With a deadline in place, you’ll know exactly when everything needs to happen—and what needs to happen first, which makes prioritizing your tasks easier. Set deadlines for all aspects of running your business: one for when taxes are due, another for when invoices should be sent out, etc. The more organized these processes become, the less stressful life will be.

4. Create a workspace separate from your home

The more distractions in sight, the harder it will be to focus.

You already know how distracting it is to have the laundry hamper cluttering up your kitchen or to have all your bills and paperwork stacked on your dining room table. Create a dedicated workspace in an area of your home where there are no distractions—or at least fewer distractions than usual. You don’t need anything fancy. Just find an empty corner and clear off some space.  When you enter that space, you know it’s time to work.

5. Create a routine to help you make consistent progress toward your goal

To make progress toward your goal, have a routine. A routine will help you create the momentum you need to keep going even when things get tough.

For example, if your goal is to hire a virtual assistant (VA) for your side hustle, provide them with clear instructions and examples from previous projects you’ve worked on yourself (which will also give them more confidence in their work). One way to create this kind of routine would be to:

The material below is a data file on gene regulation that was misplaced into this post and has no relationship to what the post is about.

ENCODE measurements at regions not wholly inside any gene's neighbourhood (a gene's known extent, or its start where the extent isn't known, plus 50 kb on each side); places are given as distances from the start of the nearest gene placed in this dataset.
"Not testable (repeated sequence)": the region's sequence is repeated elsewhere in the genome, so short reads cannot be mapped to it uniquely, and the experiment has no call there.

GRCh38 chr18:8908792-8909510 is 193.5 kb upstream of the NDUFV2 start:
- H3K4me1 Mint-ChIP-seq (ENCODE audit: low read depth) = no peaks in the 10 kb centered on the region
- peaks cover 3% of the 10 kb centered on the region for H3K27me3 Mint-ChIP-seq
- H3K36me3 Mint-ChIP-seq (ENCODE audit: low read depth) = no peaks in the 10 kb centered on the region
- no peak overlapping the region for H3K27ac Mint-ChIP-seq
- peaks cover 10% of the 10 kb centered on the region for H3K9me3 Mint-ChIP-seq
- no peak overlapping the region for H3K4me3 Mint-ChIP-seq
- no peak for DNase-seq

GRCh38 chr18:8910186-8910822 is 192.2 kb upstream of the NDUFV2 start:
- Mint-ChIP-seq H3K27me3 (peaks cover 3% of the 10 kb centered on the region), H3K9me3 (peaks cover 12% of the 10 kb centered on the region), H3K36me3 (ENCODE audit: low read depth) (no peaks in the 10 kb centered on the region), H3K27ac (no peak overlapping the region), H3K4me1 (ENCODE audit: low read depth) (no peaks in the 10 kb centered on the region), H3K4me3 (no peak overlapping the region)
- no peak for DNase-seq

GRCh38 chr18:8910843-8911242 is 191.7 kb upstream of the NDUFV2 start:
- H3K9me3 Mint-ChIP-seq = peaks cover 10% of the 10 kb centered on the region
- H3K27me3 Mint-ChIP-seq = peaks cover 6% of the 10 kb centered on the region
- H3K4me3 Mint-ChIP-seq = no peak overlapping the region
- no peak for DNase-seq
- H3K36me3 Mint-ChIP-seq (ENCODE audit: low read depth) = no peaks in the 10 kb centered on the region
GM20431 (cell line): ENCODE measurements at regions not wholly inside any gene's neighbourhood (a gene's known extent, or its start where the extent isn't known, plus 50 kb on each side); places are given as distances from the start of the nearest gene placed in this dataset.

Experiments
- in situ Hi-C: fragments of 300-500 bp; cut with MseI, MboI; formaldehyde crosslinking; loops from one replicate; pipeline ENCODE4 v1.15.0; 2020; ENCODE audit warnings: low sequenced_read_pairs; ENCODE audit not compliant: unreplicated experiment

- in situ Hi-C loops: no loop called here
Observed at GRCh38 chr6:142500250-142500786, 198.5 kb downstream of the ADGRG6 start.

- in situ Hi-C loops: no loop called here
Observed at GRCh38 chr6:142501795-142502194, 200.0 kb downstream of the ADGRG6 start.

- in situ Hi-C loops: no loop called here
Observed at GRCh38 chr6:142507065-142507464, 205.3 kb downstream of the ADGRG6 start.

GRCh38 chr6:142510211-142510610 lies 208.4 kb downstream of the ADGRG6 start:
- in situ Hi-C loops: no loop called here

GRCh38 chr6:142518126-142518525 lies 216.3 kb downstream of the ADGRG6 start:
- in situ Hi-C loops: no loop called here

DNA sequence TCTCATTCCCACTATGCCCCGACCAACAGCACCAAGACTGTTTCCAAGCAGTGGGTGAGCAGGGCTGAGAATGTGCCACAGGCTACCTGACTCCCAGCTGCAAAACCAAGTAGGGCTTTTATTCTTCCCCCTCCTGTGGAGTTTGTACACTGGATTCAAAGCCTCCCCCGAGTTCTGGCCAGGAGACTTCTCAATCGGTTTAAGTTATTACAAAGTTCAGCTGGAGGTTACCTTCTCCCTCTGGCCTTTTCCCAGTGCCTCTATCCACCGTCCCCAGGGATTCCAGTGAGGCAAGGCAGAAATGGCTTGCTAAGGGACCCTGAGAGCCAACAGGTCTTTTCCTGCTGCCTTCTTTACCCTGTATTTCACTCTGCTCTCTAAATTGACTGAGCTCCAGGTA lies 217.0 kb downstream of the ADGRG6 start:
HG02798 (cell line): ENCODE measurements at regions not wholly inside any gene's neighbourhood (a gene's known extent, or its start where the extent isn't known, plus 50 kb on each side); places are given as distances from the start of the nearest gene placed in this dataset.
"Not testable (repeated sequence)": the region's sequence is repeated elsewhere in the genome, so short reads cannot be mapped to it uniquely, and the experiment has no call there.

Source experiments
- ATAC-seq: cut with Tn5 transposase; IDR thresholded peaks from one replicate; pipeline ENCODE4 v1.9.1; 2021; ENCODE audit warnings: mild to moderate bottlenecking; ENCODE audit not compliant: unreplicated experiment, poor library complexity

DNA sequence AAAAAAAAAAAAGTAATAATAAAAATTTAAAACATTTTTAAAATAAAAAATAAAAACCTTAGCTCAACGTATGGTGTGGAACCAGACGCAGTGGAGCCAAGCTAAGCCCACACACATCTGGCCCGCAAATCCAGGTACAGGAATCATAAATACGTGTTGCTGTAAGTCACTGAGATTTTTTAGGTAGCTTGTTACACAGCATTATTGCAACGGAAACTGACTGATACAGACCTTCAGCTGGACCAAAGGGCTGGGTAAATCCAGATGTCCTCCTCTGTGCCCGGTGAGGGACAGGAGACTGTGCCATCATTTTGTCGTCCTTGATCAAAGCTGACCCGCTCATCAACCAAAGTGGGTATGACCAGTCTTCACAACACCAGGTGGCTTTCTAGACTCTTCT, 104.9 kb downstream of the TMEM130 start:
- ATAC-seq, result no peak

• Make a weekly schedule for yourself with specific times marked off for checking in on how well your VA is progressing with the tasks that need completion before upcoming deadlines.
  • Create a daily checklist of small tasks that take little time but are still important for tracking how much progress has been made.
  • Write down what needs to be done each day so there’s no confusion about what needs to be done next—and don’t forget about taking breaks. You’ll be amazed at how refreshed and motivated you feel after taking time away from working on something difficult or tedious.

6. Consider taking on partners to lighten the load

If you have a side hustle, you might be looking for ways to make it less of a burden on your time. Get partners involved in your hustle if possible. If another person is working toward similar goals or doing something complementary to you, and your personalities and aspirations mesh, go for it. Just make sure the partnership is a good fit.


Juggling a side hustle when you have a full-time job can be challenging. It requires discipline, focus, and hard work to keep up with both. However, by managing your time well, taking advantage of available resources, and creating a supportive network, you can successfully balance a side hustle with a full-time job. With perseverance and dedication, anyone can make their dreams a reality.

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Anna Delvillar is the editorial coordinator and a staff writer at ASBN. She graduated with a B.A. in English Composition from Georgia State University and has five years of experience developing content strategy and writing for automotive, tech, and small business media.